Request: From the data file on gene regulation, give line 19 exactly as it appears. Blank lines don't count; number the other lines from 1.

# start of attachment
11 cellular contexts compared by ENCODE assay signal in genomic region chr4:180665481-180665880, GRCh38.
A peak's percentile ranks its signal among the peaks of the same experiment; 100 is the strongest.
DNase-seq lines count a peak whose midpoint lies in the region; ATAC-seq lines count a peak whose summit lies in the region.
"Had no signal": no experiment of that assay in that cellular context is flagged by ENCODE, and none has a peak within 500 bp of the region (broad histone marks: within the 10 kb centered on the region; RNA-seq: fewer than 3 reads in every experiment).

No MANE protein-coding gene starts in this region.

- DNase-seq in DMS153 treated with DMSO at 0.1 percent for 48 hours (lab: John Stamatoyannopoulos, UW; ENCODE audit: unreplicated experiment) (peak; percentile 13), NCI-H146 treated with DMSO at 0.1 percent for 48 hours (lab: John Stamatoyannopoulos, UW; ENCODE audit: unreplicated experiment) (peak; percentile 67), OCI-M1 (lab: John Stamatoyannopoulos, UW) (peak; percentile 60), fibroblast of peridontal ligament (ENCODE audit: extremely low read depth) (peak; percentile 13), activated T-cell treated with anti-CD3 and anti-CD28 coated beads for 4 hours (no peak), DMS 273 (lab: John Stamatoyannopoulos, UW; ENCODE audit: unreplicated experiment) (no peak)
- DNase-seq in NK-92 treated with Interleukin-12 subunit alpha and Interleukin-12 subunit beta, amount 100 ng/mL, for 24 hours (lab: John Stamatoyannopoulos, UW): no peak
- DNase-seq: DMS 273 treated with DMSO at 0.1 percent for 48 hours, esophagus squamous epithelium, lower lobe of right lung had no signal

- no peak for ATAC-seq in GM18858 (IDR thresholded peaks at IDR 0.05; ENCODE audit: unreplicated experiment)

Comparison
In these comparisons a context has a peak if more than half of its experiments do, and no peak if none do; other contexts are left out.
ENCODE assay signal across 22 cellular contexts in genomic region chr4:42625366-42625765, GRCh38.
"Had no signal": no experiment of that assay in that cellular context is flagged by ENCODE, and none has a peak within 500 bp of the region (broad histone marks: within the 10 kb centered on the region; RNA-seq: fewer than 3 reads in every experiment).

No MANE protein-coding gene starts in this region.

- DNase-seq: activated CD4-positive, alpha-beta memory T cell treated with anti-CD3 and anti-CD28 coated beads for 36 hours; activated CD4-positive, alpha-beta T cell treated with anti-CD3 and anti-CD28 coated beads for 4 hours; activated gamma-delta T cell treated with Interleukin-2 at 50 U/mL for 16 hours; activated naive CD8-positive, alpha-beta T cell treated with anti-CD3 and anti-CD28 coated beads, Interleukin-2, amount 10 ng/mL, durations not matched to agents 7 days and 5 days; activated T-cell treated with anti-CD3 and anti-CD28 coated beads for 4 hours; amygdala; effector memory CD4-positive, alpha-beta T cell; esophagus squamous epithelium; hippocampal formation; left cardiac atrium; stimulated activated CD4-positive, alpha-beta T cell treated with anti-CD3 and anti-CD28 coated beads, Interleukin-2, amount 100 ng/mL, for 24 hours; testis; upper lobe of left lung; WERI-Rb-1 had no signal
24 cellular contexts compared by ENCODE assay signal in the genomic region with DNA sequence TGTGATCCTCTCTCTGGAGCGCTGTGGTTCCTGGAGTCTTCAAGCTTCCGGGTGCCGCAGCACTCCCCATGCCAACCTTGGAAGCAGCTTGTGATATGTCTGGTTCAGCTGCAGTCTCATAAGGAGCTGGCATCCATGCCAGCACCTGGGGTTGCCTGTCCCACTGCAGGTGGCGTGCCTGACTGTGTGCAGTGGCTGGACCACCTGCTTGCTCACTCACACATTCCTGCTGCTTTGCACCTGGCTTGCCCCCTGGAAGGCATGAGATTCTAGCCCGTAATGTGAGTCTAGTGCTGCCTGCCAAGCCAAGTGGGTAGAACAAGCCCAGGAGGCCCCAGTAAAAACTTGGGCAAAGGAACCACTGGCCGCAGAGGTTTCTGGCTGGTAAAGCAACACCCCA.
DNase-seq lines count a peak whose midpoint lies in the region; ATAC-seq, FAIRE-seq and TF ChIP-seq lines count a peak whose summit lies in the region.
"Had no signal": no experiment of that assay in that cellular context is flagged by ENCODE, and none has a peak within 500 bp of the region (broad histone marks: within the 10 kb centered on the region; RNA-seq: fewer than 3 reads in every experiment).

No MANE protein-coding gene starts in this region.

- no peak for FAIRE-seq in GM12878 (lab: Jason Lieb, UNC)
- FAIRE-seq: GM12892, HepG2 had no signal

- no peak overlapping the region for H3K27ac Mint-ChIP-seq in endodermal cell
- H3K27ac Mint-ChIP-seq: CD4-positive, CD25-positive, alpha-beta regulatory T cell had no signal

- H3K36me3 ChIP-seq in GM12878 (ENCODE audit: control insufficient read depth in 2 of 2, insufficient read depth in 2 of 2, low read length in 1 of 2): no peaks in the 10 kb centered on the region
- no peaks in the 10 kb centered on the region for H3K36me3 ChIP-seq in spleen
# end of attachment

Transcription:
No MANE protein-coding gene starts in this region.